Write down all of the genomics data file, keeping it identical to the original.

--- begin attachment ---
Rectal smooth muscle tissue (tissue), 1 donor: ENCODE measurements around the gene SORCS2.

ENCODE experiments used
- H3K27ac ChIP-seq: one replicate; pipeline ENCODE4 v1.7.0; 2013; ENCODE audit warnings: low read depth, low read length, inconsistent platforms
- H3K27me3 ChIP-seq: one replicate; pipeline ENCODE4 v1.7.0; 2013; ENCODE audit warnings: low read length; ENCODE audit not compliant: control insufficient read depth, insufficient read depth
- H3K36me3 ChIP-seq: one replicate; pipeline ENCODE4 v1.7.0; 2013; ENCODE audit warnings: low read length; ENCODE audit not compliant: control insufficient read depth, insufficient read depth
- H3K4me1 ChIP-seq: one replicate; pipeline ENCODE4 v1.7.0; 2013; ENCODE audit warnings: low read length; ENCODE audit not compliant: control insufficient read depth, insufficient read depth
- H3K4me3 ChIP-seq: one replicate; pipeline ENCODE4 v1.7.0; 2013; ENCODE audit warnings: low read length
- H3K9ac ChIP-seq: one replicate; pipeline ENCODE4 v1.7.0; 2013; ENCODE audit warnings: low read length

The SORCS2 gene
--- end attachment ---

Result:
Rectal smooth muscle tissue (tissue), 1 donor: ENCODE measurements around the gene SORCS2.

ENCODE experiments used
- H3K27ac ChIP-seq: one replicate; pipeline ENCODE4 v1.7.0; 2013; ENCODE audit warnings: low read depth, low read length, inconsistent platforms
- H3K27me3 ChIP-seq: one replicate; pipeline ENCODE4 v1.7.0; 2013; ENCODE audit warnings: low read length; ENCODE audit not compliant: control insufficient read depth, insufficient read depth
- H3K36me3 ChIP-seq: one replicate; pipeline ENCODE4 v1.7.0; 2013; ENCODE audit warnings: low read length; ENCODE audit not compliant: control insufficient read depth, insufficient read depth
- H3K4me1 ChIP-seq: one replicate; pipeline ENCODE4 v1.7.0; 2013; ENCODE audit warnings: low read length; ENCODE audit not compliant: control insufficient read depth, insufficient read depth
- H3K4me3 ChIP-seq: one replicate; pipeline ENCODE4 v1.7.0; 2013; ENCODE audit warnings: low read length
- H3K9ac ChIP-seq: one replicate; pipeline ENCODE4 v1.7.0; 2013; ENCODE audit warnings: low read length

The SORCS2 gene